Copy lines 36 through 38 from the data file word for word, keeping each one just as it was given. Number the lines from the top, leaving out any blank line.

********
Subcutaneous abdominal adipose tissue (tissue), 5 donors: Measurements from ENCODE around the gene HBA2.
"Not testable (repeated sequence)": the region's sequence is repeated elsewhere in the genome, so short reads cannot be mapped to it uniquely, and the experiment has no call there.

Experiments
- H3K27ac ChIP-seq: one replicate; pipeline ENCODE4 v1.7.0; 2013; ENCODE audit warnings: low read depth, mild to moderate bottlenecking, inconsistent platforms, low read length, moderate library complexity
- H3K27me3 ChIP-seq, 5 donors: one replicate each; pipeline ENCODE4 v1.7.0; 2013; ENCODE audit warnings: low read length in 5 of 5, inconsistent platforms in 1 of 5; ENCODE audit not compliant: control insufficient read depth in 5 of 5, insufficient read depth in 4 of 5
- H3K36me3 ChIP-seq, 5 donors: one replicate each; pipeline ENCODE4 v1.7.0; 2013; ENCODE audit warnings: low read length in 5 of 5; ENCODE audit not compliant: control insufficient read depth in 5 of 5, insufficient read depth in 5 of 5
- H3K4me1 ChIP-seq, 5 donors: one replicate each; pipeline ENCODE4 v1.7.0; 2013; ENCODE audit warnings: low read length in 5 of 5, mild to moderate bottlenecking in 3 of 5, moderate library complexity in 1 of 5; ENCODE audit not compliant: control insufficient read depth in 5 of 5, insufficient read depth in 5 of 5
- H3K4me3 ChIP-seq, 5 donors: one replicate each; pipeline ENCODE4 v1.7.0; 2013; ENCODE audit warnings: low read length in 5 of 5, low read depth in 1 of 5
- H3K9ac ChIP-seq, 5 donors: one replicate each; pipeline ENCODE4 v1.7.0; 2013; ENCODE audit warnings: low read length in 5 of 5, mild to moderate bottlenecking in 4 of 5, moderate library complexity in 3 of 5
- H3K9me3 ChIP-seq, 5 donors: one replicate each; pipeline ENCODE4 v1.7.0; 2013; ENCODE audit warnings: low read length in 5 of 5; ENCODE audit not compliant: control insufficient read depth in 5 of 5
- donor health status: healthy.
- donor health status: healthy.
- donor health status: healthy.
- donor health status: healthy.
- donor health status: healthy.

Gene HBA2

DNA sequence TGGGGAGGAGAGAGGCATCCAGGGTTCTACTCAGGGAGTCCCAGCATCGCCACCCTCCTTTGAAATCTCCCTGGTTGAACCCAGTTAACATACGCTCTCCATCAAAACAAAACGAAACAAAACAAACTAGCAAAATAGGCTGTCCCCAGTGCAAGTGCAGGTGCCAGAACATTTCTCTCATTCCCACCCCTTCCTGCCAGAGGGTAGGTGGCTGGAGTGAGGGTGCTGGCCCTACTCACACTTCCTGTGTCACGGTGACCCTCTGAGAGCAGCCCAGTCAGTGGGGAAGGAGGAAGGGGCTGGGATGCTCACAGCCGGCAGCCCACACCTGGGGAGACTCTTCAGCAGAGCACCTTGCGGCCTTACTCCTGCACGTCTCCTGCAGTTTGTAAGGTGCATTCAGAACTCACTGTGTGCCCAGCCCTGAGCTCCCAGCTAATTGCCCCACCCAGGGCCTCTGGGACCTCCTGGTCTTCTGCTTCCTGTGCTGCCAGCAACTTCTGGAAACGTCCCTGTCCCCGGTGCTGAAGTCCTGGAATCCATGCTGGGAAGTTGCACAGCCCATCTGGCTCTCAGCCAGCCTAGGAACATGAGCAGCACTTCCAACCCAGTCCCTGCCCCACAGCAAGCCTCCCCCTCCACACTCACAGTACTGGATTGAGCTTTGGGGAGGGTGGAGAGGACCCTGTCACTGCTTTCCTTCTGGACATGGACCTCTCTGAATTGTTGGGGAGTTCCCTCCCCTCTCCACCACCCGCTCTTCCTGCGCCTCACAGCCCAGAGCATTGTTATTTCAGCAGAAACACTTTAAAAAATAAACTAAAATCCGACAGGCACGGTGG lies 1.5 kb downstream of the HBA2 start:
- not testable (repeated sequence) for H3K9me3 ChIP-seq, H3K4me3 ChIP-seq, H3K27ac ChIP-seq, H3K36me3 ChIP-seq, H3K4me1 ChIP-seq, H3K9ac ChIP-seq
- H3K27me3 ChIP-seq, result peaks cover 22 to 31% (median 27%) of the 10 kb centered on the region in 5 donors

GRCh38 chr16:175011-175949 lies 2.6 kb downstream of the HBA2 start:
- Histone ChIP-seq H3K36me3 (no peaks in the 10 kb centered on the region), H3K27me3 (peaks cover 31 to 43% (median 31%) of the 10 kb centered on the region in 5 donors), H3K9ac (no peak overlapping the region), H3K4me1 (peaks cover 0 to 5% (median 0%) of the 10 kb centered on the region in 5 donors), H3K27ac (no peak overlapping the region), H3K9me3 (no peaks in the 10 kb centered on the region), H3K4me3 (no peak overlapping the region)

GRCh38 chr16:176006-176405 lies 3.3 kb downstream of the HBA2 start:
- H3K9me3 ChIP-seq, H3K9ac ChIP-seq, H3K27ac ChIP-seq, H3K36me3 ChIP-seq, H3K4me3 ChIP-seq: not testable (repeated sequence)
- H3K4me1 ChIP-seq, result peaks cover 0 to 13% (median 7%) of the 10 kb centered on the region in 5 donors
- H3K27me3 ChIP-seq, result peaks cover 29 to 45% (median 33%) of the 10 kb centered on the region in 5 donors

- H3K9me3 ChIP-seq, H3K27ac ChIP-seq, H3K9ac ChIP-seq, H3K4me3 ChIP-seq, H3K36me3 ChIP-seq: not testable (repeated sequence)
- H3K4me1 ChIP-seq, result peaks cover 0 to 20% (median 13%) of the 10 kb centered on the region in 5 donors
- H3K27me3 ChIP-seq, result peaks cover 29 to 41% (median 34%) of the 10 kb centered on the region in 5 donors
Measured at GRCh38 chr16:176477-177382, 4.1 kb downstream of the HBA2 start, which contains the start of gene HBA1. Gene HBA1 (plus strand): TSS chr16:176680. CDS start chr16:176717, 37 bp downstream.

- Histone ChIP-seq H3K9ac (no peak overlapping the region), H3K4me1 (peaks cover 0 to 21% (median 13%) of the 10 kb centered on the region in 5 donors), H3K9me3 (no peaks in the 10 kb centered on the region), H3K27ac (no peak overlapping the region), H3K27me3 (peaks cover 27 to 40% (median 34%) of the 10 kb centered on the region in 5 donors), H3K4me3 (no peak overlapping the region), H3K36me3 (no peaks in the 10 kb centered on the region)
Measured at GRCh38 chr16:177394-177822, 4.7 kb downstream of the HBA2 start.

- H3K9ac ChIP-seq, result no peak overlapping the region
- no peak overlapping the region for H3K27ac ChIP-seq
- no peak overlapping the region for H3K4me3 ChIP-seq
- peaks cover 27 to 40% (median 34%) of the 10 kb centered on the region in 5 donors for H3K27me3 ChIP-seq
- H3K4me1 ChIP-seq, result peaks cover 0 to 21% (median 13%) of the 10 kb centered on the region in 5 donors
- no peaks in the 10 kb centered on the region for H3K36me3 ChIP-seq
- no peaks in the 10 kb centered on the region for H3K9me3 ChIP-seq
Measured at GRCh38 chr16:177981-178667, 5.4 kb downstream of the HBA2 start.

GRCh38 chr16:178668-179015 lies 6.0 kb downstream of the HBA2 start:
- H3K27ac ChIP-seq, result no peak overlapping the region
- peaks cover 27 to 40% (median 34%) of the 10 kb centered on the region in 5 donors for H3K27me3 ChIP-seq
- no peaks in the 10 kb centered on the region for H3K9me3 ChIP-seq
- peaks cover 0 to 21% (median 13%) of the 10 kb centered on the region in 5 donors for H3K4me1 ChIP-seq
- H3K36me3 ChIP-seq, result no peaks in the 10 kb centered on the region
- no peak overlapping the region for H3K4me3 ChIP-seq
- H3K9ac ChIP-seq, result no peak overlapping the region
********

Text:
- H3K4me1 ChIP-seq, result peaks cover 0 to 21% (median 13%) of the 10 kb centered on the region in 5 donors
- no peaks in the 10 kb centered on the region for H3K36me3 ChIP-seq
- no peaks in the 10 kb centered on the region for H3K9me3 ChIP-seq